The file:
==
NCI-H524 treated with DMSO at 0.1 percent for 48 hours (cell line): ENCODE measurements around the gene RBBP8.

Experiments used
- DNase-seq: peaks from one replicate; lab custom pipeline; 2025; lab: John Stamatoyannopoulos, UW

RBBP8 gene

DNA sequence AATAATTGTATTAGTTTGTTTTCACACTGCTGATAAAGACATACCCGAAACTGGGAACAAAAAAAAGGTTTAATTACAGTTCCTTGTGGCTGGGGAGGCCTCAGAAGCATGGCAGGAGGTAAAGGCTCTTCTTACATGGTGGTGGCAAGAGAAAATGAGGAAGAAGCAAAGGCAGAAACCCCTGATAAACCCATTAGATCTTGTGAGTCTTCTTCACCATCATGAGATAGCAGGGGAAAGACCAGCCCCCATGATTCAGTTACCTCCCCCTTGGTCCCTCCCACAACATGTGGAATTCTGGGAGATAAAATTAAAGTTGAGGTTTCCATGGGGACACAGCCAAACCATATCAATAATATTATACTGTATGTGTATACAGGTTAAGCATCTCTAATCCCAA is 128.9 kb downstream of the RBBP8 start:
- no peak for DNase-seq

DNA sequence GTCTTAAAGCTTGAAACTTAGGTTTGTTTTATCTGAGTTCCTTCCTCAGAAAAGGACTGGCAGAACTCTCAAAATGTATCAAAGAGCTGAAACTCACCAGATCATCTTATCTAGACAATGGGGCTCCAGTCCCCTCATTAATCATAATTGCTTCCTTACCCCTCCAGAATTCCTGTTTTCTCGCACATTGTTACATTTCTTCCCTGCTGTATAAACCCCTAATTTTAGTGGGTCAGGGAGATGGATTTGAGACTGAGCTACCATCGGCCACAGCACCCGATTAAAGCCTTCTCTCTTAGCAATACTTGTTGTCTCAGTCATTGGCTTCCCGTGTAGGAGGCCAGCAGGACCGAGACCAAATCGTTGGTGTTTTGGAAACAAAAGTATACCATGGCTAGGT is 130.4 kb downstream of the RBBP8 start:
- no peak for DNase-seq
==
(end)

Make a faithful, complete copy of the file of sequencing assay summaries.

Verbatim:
NCI-H524 treated with DMSO at 0.1 percent for 48 hours (cell line): ENCODE measurements around the gene RBBP8.

Experiments used
- DNase-seq: peaks from one replicate; lab custom pipeline; 2025; lab: John Stamatoyannopoulos, UW

RBBP8 gene

DNA sequence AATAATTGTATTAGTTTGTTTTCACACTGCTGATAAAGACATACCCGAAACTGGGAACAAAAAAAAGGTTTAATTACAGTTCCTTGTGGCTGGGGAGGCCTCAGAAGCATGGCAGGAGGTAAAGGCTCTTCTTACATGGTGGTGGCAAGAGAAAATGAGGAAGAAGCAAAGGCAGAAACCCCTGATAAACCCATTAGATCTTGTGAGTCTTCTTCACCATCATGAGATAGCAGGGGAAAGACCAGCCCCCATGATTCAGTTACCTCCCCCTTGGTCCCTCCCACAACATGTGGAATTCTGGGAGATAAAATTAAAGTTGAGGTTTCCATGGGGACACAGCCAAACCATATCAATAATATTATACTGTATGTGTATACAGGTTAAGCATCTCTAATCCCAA is 128.9 kb downstream of the RBBP8 start:
- no peak for DNase-seq

DNA sequence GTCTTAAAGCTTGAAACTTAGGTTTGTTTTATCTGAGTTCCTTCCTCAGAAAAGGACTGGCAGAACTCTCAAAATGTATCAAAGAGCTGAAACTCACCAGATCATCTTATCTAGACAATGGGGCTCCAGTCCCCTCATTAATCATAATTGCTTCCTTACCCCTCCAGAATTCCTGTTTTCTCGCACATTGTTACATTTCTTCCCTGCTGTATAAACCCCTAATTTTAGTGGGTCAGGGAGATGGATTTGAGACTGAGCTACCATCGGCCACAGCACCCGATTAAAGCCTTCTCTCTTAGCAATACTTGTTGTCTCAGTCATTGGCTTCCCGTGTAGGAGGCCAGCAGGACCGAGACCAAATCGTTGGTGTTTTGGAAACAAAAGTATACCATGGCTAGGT is 130.4 kb downstream of the RBBP8 start:
- no peak for DNase-seq